A Day in my Life at The Dale

I arrive at Parkdale Queen West Community Health Centre at 9:30 am, carrying a bag of groceries: an extra-large carton of eggs, a mound of oranges, a box of pancake mix, and a small bottle of real maple syrup that was donated by a community member. I briefly struggle to balance the food and my backpack so that I can open the door to the room we use for our Thursday drop-in.

Moments later another member of The Dale arrives. He is originally from Syria, having sought refuge here in Canada. He greets me with broken (yet rapidly improving) English and a light kiss on both cheeks. We busy ourselves in the kitchen, as he is our bi-weekly cook. I put the coffee on while he organizes the food.

Meagan, Joanna and I gather around a set of three tables, pushed together like a big rectangle. We are slowly joined by others. Some decide to colour, as we have a number of colouring books to choose from. Others share stories about their day. Collectively we laugh and listen, occasionally sitting in quiet.

I leave the drop-in mid-way through because another community member needs a pastoral visit. He is very sick and likely close to death. I walk into his darkened room and together with another friend, pray. It is a short, sacred visit. We both say, “I love you” before I leave to return to the drop-in.

Upon my return I hear that someone at the table is having a particularly rough day. Sometimes this means our space becomes not safe for others, and so deliberate intervention is needed. This can be one of the most challenging parts of this work: having to explain to someone why their behaviour is inappropriate, and that the consequence is having to leave. Today it is done tenderly and carefully by Joanna and Kim, a long-time community member and outreach team worker.

Throughout the remainder of the drop-in I talk with people: conversation, followed by conversation. Some need to discuss very difficult life circumstances and ask what kind of support is available, others just need to vent, a few want to share some good news, including how they believe God is taking care of them in surprising ways. I get repeatedly asked how I am too, often with eyes full of concern and care.

Eventually dishes get done, art supplies get packed up and returned to a storage room, our coffee and other pantry items get placed in a bin that lives in one corner of the fridge, and we slowly make our way to the front lobby to say goodbye. Only on this day a group of us are going to celebrate a community member’s birthday by going out for Chinese food, a gathering that provokes joy and is a lot of fun.

I rush away to a conference call about an upcoming conference where I will sit on a panel to discuss mental health challenges, something all people are touched by in one way or another. As I close my computer after the call finishes, I reflect on my day. I have the opportunity on a near daily basis to touch and see and hear and smell and feel so many different things.

Today I breathed in the aroma of breakfast food being cooked by a friend for a whole room full of people, many he doesn’t know. I touched the close veil of death. I heard people share so transparently and vulnerably that I was challenged to do the same. I was hit with a wave of pride at seeing The Dale team in action. I became excited about the conference in May. And I watched the birthday friend glow as we sang happy birthday, ate chicken balls, and belly laughed about the silliest things.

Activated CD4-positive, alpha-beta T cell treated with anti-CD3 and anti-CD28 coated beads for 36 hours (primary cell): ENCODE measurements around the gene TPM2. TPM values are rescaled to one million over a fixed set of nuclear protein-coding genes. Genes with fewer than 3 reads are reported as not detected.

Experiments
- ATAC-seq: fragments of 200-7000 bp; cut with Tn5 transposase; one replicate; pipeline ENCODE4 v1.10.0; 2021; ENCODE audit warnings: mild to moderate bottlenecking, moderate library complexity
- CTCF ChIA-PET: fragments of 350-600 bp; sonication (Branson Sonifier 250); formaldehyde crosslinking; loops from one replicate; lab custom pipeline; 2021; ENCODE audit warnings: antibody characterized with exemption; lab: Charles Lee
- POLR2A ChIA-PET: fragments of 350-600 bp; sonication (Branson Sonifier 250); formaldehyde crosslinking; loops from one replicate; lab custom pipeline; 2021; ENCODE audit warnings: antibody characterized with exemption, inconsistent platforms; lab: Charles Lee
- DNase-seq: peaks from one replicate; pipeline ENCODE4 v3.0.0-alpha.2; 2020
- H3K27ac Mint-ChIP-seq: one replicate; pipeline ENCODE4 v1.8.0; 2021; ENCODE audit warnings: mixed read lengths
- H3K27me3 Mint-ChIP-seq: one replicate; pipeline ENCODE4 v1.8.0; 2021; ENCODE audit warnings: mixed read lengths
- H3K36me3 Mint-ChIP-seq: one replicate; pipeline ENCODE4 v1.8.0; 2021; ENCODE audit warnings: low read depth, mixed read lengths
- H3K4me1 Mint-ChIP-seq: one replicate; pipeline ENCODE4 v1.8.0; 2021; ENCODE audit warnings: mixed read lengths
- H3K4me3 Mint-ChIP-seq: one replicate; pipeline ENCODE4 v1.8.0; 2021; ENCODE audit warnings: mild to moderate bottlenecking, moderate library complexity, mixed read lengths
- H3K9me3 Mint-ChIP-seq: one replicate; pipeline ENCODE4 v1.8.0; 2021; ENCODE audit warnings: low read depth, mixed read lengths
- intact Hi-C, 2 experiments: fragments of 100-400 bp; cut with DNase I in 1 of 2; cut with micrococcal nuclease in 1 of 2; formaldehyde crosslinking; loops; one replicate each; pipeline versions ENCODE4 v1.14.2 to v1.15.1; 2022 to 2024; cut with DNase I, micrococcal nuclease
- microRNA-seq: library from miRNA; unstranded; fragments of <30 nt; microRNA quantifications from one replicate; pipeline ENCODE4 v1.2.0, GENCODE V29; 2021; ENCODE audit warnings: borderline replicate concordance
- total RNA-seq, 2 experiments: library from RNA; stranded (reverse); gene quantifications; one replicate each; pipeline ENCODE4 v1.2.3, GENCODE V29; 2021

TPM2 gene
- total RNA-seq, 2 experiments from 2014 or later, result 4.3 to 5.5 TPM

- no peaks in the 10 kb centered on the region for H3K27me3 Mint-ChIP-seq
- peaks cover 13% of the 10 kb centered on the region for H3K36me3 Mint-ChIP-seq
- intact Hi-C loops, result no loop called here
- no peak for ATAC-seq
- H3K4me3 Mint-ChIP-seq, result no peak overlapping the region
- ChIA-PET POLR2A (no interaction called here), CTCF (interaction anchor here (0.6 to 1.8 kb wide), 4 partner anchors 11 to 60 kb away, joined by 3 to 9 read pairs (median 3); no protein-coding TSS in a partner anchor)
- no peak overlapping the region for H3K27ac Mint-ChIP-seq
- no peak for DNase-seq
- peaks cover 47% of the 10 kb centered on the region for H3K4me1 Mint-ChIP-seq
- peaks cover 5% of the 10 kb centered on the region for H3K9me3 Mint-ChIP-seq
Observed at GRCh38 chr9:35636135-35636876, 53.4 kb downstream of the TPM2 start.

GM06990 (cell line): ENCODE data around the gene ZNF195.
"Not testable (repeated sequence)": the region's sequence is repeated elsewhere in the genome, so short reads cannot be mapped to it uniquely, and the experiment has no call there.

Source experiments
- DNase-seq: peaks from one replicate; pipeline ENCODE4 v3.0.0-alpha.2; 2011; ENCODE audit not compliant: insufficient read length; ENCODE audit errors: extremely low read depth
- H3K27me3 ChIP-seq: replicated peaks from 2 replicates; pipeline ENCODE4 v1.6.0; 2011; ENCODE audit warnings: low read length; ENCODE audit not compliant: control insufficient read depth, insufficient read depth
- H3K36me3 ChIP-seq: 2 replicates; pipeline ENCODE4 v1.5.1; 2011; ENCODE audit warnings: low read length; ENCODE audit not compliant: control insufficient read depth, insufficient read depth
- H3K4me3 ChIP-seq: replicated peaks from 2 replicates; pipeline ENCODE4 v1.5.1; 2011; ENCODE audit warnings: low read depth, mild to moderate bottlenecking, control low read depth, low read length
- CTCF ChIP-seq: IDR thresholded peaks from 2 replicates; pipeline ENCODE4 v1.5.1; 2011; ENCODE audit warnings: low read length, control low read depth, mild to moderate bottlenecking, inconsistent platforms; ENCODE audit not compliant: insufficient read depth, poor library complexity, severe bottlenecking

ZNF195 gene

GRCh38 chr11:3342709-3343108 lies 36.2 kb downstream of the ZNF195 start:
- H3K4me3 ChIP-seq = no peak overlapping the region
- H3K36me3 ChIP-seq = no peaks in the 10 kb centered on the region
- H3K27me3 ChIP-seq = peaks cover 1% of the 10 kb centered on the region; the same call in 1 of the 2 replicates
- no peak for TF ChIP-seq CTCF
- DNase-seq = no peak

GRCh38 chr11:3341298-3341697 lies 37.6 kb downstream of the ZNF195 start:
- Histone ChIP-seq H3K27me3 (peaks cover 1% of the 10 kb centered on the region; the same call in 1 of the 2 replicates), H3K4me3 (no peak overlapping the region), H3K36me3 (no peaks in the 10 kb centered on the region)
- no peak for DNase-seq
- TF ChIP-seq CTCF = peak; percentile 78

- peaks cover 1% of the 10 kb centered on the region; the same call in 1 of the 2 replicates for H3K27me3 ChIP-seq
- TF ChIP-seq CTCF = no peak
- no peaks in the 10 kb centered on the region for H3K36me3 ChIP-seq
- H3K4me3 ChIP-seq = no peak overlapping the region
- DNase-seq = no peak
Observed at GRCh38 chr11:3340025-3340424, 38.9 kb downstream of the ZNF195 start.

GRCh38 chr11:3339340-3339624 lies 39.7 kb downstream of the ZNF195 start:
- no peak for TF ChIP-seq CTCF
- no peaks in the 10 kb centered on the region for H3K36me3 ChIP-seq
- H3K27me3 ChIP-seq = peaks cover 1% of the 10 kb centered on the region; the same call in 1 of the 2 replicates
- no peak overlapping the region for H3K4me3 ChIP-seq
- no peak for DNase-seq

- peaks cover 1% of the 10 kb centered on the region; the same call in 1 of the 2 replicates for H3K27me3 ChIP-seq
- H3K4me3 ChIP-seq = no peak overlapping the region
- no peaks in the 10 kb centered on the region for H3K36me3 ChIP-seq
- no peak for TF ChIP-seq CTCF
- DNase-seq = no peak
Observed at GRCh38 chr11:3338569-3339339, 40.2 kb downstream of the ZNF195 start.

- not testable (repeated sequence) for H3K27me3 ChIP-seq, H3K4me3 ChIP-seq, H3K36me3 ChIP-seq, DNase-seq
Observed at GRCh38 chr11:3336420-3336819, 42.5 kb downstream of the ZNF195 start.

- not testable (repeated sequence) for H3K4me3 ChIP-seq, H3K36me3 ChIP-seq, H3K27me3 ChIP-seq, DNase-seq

This is a day in my life at The Dale.

A Feast in February

I think it is difficult to convey how something makes me feel. The Dale’s annual February Feast happened last Saturday, and it made me feel A LOT of feels, the kind that if I could bottle them up and share, I would. I caught a smattering of photos, but that doesn’t quite capture it either.

For many years we have chosen to save our big turkey dinner for February, rather than December. There are simply so many meals of this type going on around Christmas, but in the dead of winter? Not so much. To add to the festivities, we also have an Open Mic. This is an opportunity for anyone to perform, and we applaud the courage to do so.

We had enormous support from a variety of people for this event. Groups from two other churches volunteered to help cook, set-up, serve, and clean-up. I loved seeing Dale community members chopping potatoes alongside new friends. Over the course of the evening, I noticed how the differences between these volunteers and the rest of the community became increasingly muted. There was a palpable sense of connection in the room.

Vibe Peace, a collective The Dale is newly acquainted with, led an art jam throughout the evening. They brought all the art supplies and set up two tables where everyone could contribute to three separate pieces. I have to say, collaborative art is one of my favourite things.

While we ate, listened to some amazing musicianship, conversed, performed and created, there were hard things happening too: some needed tokens to get to their shelter bed, or coats to survive the cold. Others were reeling at new loss in their lives. And somehow, many of those same people found respite for a few hours. More than one person expressed how amazed they were to be feeling genuinely happy, even briefly.

One of my favourite moments was when one person bravely sang parts of Country Roads by John Denver. She later told me, quoting the song: The Dale is “the place, I belong”. That, along with so many other moments made my heart full. I found myself stopping to just listen and take it all in. I long for a community where every tongue, tribe and nation are together; where socio-economic lines are blurred; where we are more aware of the ways in which we are alike, than different. On February 9th I caught a glimpse of that. It was a good night.